Agony and e-cstacy by Jan Needle

There’s a lot of agonizing, in a quiet way, involved in being a writer. Although I wasn’t fooled by Julia Jones’s non-claim to be in an ice storm in Antarctica a fair few people were, apparently, and agonized about whether it made them foolish gulls, or Julia a sort of naughty troll (The infantilisation of language in the age of social media is another story) for “kidding” them, even inadvertently.

Others of us agonise (note the s this time; who can guess what a computer’s going to do from one sentence to the next?) about completely different things, some serious (real life) some to do with the mysteries of our “trade.” A couple of blogs ago I remember worrying about the ethics of altering new e-editions of already published books just because I thought some of the stuff I’d written was baloney, or maybe rather clumsy or whatever.

Good golly, I pondered, in the long watches of the Arctic night while Julia kept herself amused with a frozen hand of virtual Scrabble, do I have any right to do this? Does an author have any rights at all, in fact? Things published and in print have cost people money, and are written in blood, or stone at least. By next morning, though, I’d probably, forgotten it. (BTW, did you note the hemispheric shift?)

Now my worry is how much notice to take of people I have asked to criticize something I’ve written. (Back to s, I see). When I say criticis/ze, I probably mean read. I give a book across (hard copy, I’m not a cheapskate), and say ‘What do you think of this, please? Is it all right?’ Normally I give to someone who likes me and ‘admires’ my stuff, in the general way of things. Not stupid, am I?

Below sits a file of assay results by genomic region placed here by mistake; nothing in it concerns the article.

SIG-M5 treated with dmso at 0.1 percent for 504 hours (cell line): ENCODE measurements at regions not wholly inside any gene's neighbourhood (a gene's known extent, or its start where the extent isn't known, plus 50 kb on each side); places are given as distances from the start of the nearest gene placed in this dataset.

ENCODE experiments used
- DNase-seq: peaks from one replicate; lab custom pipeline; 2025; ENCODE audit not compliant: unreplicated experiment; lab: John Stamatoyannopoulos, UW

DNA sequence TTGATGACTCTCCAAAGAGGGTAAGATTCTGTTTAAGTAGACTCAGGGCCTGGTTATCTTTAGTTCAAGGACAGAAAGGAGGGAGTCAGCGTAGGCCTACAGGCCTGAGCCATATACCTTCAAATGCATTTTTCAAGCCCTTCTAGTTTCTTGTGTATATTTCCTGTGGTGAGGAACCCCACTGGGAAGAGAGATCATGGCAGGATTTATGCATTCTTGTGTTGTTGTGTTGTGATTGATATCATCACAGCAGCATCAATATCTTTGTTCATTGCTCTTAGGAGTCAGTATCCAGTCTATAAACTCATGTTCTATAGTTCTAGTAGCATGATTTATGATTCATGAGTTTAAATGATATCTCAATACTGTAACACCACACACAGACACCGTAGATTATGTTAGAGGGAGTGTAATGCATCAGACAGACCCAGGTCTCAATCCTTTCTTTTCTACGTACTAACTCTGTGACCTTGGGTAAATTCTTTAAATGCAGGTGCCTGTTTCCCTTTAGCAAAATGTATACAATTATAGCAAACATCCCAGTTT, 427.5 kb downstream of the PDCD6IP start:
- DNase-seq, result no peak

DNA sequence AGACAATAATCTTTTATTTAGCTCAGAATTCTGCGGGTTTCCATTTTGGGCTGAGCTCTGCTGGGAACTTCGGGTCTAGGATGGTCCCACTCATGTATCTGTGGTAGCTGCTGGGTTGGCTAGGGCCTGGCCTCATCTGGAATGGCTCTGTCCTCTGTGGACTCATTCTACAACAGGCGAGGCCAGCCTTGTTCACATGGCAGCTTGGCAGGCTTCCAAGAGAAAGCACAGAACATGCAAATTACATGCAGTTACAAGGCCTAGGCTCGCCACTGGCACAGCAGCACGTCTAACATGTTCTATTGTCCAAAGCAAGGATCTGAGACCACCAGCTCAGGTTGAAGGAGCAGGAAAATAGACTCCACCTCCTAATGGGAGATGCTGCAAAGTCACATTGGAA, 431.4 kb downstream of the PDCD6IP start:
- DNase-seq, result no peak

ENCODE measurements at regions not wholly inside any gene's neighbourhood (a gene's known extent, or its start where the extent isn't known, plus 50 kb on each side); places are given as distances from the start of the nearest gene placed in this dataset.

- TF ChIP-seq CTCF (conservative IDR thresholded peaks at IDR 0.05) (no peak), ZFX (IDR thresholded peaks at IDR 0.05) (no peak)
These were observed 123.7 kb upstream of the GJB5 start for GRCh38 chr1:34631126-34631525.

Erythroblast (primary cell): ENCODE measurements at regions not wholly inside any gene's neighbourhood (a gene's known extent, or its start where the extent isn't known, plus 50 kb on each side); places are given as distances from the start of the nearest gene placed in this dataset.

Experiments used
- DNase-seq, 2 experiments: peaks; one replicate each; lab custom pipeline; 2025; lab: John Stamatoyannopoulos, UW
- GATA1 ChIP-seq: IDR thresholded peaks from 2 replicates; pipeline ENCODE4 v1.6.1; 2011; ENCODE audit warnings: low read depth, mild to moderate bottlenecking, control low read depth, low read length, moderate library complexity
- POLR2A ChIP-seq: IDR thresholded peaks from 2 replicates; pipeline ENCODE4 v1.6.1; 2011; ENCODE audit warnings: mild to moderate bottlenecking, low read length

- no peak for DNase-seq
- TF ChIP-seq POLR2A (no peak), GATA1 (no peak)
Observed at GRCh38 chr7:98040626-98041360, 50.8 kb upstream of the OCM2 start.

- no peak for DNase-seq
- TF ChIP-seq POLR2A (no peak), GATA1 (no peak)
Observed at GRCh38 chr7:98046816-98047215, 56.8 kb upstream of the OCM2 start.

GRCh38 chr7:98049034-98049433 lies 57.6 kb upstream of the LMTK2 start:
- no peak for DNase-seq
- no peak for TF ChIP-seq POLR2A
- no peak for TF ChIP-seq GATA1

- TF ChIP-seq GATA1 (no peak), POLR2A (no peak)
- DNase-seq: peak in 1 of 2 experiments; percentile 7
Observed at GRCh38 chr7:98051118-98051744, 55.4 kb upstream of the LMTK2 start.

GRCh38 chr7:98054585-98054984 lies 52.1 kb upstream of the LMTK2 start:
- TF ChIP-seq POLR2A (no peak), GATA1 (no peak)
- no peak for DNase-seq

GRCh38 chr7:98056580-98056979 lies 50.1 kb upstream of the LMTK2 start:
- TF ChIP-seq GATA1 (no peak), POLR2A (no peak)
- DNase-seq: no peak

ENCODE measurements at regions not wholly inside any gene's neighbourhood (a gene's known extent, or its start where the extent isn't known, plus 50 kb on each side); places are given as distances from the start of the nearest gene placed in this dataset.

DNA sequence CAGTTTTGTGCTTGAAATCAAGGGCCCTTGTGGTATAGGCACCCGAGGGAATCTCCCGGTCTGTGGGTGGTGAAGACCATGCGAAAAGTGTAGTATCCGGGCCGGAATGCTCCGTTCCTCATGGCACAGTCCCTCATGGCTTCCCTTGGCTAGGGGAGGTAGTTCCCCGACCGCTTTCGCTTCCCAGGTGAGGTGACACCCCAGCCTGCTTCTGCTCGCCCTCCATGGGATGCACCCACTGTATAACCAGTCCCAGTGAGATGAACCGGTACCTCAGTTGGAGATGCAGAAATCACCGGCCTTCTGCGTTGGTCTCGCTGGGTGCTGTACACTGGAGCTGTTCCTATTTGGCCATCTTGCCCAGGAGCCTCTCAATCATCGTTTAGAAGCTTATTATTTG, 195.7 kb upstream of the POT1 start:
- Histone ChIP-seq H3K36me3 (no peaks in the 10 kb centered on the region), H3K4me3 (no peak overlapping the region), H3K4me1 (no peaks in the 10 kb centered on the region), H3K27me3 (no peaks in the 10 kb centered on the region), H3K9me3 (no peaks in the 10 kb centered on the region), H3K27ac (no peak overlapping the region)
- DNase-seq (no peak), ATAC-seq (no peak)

So I’ve written this book on the life and mysterious death of Buster Crabb, the frogman who went down into the depths of Portsmouth  Harbour in 1956 to check out the bottom of a Soviet cruiser that had brought Nikita Khrushchev on a ‘friendly’ visit. Despite being expressly forbidden by the Prime Minister, Anthony Eden, the wags at MI6 knew just what ‘friendly’ meant, and sent poor old Buster down all on his ownsome in the freezing murky waters.

Crabb was 57, an alcoholic, and smoked about a hundred fags a day. Only a lunatic without an ounce of humanity would have sent him down, but hey, that’s the SIS for you. The London boss was called Nicholas Elliott, whose daddy was the headmaster of Eton. Nick was besties with a chap called Philby. That’s right, Kim.  Aka the Third Man.

The body was found a few miles away in another South Coast harbour fourteen months later, without a head or hands. No DNA in those days, and there are few dental records for a headless cadaver, but they said that it was Buster. Disobeyed orders, hadn’t he? Very naughty boy.

It was a great story then, and it is today. I was a Portsmouth Sea Scout, and heard the day they found him in Chichester Harbour what had happened. I wanted to be a frogman, I’d read Waldron and Gleason’s wondrous book, my imagination went barmy. At the beginning of this year I flung myself into it (I don’t hang about, you know!), and gave the MS to two friends. And sat back for the paeons.

First the good news, then the bad. Reader number one thought it was terrific. Reader number two thought it was not. Underwritten, rushed (rushed? After sixty years!), insufficiently characterized, and not thrilling enough to be a thriller (which is what I thought it was.) BOO.